BME100 f2018:Group2 T1030 L4

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Owwnotebook icon.png BME 100 Fall 2018 Home
Lab Write-Up 1 | Lab Write-Up 2 | Lab Write-Up 3
Lab Write-Up 4 | Lab Write-Up 5 | Lab Write-Up 6
Course Logistics For Instructors
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Name: Daniella Pautz
Name: Amy Floyd
Name: Ally Spohn
Name: Jackson Gates
Name: Nick Hagan




  • Lab coat and disposable gloves 
  • PCR reaction mix, 8 tubes, 50 μL each: Mix contains Taq DNA polymerase, MgCl  2  , and dNTP’s 
  • DNA/ primer mix, 8 tubes, 50 μL each: Each mix contains a different template DNA. All tubes  have the same forward primer and reverse primer 
  • A strip of empty PCR tubes 
  • Disposable pipette tips
  • Cup for discarded tips 
  • Micropipettor 
  • OpenPCR machine: shared by two groups
  • DNA samples from 2 patients identified below

PCR Reaction Sample List

Tube Label PCR Reaction Sample Patient ID
G2 + Positive control 15385
G2 - Negative control 95785
G2 1-1 Patient 1, replicate 1 15385
G2 1-2 Patient 1, replicate 2 15385
G2 1-3 Patient 1, replicate 3 15385
G2 2-1 Patient 2, replicate 1 95785
G2 2-2 Patient 2, replicate 2 95785
G2 2-3 Patient 2, replicate 3 95785

DNA Sample Set-up Procedure

  1. Collect all the required materials for Lab A
  2. Take the strip of empty PCR tubes and cut them so you have two strips of four linked tubes. This is for the machine.
  3. Label with a black marker the sides of the empty tubes with the Tube labels your group has created. Do not label the lids of the tubes.
  4. Place the tubes in a rack.
  5. Start with the empty tube labeled positive control. Use the pipette to transfer 50 μL of PCR reaction mix into this empty tube. Get rid of the disposable tip into the collection cup. Do not re-use tips.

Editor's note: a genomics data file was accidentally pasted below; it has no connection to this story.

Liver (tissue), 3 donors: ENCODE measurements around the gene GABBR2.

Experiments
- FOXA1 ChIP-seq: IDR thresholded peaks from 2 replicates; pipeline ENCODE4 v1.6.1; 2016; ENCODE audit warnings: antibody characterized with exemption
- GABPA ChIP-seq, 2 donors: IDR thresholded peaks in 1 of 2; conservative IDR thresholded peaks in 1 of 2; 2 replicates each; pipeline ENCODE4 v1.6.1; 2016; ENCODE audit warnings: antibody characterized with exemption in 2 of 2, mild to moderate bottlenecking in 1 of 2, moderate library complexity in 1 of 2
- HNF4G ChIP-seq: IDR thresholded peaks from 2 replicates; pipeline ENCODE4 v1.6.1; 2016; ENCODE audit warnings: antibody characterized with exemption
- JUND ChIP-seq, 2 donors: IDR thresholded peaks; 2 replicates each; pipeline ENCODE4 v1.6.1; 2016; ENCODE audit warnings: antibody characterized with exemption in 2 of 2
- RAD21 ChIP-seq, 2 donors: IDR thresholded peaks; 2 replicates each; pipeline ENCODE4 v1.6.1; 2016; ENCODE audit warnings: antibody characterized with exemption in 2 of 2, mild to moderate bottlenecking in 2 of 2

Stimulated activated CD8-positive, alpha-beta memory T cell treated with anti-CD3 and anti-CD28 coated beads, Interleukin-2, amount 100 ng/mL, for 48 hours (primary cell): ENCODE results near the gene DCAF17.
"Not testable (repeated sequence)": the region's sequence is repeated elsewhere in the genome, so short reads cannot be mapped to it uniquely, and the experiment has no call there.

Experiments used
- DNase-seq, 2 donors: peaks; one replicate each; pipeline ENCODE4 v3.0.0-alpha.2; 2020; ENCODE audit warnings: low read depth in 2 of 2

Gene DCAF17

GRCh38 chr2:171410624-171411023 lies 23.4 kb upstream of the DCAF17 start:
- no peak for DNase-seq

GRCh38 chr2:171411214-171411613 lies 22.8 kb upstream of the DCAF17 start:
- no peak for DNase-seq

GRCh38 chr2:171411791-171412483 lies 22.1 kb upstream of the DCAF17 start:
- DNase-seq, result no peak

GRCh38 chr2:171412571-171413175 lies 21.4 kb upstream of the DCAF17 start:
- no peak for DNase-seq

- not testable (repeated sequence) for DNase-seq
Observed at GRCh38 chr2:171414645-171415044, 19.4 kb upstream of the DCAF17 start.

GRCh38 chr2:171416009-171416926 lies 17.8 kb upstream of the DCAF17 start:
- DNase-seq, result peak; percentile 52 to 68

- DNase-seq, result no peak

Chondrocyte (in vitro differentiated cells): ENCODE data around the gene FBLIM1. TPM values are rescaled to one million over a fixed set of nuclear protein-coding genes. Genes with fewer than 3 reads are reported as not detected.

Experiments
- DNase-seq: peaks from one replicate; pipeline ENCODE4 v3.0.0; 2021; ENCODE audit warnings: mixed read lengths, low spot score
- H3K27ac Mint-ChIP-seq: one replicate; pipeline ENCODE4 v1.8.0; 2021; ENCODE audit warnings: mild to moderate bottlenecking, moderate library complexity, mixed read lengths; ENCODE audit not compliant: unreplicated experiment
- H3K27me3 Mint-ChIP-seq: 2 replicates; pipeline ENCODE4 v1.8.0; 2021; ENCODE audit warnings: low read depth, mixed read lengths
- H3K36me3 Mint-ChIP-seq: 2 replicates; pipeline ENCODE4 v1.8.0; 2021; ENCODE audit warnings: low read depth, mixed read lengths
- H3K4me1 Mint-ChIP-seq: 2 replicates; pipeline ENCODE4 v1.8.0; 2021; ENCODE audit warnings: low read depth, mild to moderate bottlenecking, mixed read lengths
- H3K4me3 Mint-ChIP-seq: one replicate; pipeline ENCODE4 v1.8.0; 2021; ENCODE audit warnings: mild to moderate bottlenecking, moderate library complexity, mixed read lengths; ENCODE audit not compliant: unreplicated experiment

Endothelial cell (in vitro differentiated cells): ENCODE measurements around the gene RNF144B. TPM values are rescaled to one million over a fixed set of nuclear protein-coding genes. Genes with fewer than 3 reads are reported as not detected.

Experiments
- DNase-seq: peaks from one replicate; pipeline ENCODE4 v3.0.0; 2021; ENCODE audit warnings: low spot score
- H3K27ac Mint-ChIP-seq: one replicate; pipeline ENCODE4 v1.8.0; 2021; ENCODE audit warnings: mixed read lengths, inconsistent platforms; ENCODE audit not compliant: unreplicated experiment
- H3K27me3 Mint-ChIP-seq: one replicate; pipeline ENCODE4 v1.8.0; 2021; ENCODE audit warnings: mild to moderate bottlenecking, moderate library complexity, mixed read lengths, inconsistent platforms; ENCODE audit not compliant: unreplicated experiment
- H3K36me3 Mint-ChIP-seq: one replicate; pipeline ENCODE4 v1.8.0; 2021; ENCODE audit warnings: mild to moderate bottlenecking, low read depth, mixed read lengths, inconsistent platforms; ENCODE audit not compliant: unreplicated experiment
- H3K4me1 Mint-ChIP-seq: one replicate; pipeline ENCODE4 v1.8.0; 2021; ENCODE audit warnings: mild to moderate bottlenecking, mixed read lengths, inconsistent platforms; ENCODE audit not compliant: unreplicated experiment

6. Using a new pipette tip, transfer the positive control DNA/primer mix into the same tube. Your total volume in you positive control PCR reaction is now 100 μL.
  7. Repeat steps 5 and 6 for the negative control, patient 1 replicates 1,2 and 3, and patient 2 replicates 1,2, and 3. Using the appropriate DNA/ primer mix for the corresponding tubes. When finished, all of your labeled tubes should have DNA/ primer mix plus PCR mix, resulting in a 100 μL complete PCR reaction in each tube.
  8. Close all of the lids tightly on your PCR reaction tubes.
  9. Take your tubes to your assigned PCR machine. Place the tubes into the slots in the heating block. Do not start until all 16 slots are filled(multiple groups are needed). If you are unsure ask a TA for help.

OpenPCR program

  1. Step a: Make sure you have installed Adobe Air and the OpenPCR onto your computer
  2. Step b: Connect your OpenPCR machine to a wall outlet and plug it into your computer via a USB before step 3.
  3. Step c: Turn on your OpenPCR device and start the OpenPCR app.
  4. Step d: Set up the Heated Lid
    • Unscrew the black knob counter-clockwise all the way. Open the lid and put several empty PCR tubes into OpenPCR's tube block
    • Close the lid and screw the knob clockwise to lower the heated lid. Watch carefully, when the front of the lid starts to lift up it is at the proper height, stop.
    • Add a drop of water to an empty PCR tube and run a PCR experiment for a few cycles. After the cycles are completed, open the lid and check that there is not much condensation on the top of the tube.
    • The heated lid set up is complete.
  5. Step e: On the home screen click "Add new experiment" and on the blank protocol screen click the "More Options" button at the bottom.
  6. Step f: Fill in the following temperatures, time, and number of cycles as follows:
    • Heated Lid: 100 C
    • Initial Step: 95 C for 2 minutes
    • Number of Cycles: 25
    • Denaturing temp: 95 C
    • Denaturing time: 30 secs
    • Final Step: 72 C for 2 minutes
    • Final Hold: 4 C